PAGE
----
The UK is currently a non-functioning democracy. The Prime Minister has handed in his notice and has no nominated successor. The leader of the Opposition has just been served with a vote of no confidence by 80% of his own MPs. Parliamentarians are openly discussing overturning the result of a democratic referendum. People are pretending that Angela Eagle is a credible future Prime Minister.
The country, in short, has lost its mind.
In the clip above from yesterday’s news, Eagle is seen weeping because she chose to resign a meaningless shadow-cabinet post, despite her own constituency party asking her to support the party’s democratically-elected leader.
God help us if there was a war – Vladimir Putin might say something beastly about her hairdo and give the British PM a complete nervous breakdown. Yet we’re being asked to believe that Jeremy Corbyn is so unelectable that Labour would have a better chance with this woman in charge.
(Or possibly Tom Watson, last seen posting Snapchat pics of himself glomping about at Glastonbury like some sort of hippy Nero as his country and party disintegrated.)
So as the Tories send the UK hurtling towards the EU exit door and a future of the imbecilic Boris Johnson leading the nation, let’s review the state of the Labour Party – the only alternative proposed by those who maintain that Scotland is better served by staying with Westminster.
1. Jeremy Corbyn was elected just nine months ago by an overwhelming landslide of Labour members, winning a greater mandate than even Tony Blair.
2. Since then he’s performed pretty averagely, despite being constantly undermined by his own MPs, who were plotting a coup against him before he was even elected.
Against lurid predictions of catastrophe, Labour have done fine in by-elections and council elections, won the London mayoral election and closed the gap on the Tories in the polls, which just before Corbyn’s election as leader stood as high as 14 points.
3. The excuse being used for the coup is that Corbyn didn’t do enough to persuade Labour supporters to vote Remain in the EU referendum. Yet 63% did – just 1% fewer than the share among SNP voters, which has conspicuously failed to trigger demands for Nicola Sturgeon’s resignation.
We’re somewhat less than convinced that the Labour “heartland” areas which voted Leave in large numbers would have been turned around had an Islington MP shouted at them more stridently that they should stop blaming immigrants for poverty.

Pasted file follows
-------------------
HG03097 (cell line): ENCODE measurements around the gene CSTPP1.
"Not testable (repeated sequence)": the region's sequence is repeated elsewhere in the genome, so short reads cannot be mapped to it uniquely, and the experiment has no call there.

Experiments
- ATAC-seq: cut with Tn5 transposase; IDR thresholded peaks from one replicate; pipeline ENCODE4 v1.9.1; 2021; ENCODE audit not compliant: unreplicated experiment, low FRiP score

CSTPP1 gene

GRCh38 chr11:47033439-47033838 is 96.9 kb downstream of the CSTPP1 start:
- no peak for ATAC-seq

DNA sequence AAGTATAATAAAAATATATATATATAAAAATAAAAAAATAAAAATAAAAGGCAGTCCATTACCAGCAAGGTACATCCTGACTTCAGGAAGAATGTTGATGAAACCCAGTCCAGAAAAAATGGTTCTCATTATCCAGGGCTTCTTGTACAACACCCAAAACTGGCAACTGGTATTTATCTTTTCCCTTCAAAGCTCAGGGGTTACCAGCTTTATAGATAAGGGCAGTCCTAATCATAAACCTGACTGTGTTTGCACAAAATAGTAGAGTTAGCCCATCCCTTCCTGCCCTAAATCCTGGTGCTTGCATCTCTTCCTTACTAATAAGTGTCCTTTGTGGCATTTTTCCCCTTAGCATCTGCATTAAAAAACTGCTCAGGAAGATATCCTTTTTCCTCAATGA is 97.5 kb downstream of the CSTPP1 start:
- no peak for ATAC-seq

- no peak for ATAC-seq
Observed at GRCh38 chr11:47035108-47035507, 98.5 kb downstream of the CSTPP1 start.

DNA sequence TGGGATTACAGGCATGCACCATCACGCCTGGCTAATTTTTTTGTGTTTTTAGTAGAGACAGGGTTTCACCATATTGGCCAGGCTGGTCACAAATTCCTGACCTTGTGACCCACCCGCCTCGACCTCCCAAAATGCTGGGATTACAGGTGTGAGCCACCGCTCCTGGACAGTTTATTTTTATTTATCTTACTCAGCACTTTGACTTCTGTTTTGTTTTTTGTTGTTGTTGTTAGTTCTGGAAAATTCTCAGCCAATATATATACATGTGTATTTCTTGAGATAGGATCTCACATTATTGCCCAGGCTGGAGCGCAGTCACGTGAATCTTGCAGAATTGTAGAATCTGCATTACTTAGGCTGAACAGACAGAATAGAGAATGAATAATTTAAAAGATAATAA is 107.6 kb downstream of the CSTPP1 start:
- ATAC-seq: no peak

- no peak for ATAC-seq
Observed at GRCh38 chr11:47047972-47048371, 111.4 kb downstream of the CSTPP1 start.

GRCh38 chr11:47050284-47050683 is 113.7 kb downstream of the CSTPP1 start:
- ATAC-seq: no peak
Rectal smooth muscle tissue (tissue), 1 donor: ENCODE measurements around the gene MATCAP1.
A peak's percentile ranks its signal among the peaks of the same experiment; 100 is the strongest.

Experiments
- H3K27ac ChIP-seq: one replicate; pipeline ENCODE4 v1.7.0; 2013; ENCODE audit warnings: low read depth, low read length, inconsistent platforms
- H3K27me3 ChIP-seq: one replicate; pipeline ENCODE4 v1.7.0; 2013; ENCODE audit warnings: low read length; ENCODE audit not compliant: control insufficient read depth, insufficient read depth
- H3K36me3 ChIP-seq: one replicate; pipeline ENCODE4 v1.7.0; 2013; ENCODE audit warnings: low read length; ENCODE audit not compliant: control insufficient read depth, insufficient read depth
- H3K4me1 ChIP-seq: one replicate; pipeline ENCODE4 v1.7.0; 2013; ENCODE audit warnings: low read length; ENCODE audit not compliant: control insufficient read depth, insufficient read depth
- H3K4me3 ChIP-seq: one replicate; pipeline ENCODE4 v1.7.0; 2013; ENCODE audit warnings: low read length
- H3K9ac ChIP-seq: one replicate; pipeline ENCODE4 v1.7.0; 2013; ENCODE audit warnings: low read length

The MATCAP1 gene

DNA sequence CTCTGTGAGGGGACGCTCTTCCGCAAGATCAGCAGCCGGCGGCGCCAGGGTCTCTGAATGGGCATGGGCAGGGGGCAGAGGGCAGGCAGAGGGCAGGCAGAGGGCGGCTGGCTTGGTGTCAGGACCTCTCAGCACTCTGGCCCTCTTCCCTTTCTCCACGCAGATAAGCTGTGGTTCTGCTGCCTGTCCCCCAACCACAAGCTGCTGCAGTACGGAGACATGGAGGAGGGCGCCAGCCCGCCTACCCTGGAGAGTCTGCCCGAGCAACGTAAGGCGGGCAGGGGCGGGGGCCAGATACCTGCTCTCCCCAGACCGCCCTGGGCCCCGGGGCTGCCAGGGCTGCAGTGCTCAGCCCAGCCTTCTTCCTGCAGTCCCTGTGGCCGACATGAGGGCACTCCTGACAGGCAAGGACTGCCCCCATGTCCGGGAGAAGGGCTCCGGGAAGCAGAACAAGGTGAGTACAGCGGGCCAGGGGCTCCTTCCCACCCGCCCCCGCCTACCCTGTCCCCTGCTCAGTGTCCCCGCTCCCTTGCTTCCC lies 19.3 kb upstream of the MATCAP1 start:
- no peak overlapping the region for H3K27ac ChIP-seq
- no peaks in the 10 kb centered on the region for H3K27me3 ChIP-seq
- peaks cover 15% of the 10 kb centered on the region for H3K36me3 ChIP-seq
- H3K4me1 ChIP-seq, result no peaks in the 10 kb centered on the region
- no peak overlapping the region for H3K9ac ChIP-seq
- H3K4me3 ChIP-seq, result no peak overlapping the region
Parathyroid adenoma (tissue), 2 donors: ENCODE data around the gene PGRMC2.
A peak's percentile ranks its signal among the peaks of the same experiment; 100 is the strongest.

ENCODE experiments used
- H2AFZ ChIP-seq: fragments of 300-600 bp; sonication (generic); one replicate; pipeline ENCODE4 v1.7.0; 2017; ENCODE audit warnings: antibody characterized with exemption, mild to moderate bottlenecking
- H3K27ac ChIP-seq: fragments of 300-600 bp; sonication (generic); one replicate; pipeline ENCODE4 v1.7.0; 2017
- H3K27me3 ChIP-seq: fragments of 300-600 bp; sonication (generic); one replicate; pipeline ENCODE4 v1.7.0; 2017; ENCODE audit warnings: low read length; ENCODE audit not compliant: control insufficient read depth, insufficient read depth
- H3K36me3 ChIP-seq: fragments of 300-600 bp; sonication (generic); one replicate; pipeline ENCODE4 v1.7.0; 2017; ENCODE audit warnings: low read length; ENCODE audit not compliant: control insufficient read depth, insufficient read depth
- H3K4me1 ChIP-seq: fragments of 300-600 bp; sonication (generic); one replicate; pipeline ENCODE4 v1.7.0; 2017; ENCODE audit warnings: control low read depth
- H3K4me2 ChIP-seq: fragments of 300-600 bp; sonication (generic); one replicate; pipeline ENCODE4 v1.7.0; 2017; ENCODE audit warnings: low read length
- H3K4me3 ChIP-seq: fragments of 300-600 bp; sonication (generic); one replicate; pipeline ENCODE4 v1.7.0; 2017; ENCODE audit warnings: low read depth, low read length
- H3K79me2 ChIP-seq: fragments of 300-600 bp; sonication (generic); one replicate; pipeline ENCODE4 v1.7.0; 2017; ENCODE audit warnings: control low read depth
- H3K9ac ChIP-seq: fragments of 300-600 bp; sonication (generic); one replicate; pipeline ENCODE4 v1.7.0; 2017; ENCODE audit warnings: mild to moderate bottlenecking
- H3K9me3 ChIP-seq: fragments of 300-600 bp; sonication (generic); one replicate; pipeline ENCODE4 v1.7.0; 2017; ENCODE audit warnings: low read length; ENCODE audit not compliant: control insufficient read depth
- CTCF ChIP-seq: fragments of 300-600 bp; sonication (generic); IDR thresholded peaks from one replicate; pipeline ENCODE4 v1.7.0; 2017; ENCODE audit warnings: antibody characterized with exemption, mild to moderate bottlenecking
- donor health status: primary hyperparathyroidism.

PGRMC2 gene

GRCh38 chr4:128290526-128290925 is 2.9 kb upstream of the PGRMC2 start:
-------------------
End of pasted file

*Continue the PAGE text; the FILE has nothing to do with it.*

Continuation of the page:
4. Arguing against this, the plotters claim that Labour would have performed better in the elections and the referendum had it had a different leader, despite not a shred of material evidence existing that there’s any potential leader the public likes any more than Corbyn. He is, in effect, being judged against a phantom.
5. Labour has an established procedure for a leadership challenge – 50 MPs have to back a new contender, at which point there’s a vote. Yet the “rebels” chose instead to publicly quit one-by-one over a period of several days, ensuring that the story stayed in the news all weekend rather than the chaos of Brexit.
The idea of this was to pressure Corbyn into resigning without anyone having to stand up against him – something that the briefest of glances at Corbyn’s long history of stubborn rebellion would have indicated was never going to happen.
6. With all the shock of the tide coming in, the Sun rising in the morning and bears having a toilet break among trees, Corbyn has emphatically refused to do so, saying that anyone who wants his job can come and fight for it. Polling currently suggests that he’ll win any new contest comfortably.
(54% of Labour voters want Corbyn to stay. Of the named alternatives in today’s Times/YouGov poll, Hilary Benn is top with just 12%. Of those likely to actually stand against Corbyn, Tom Watson has a feeble 4% and Angela Eagle a laughable 1%.)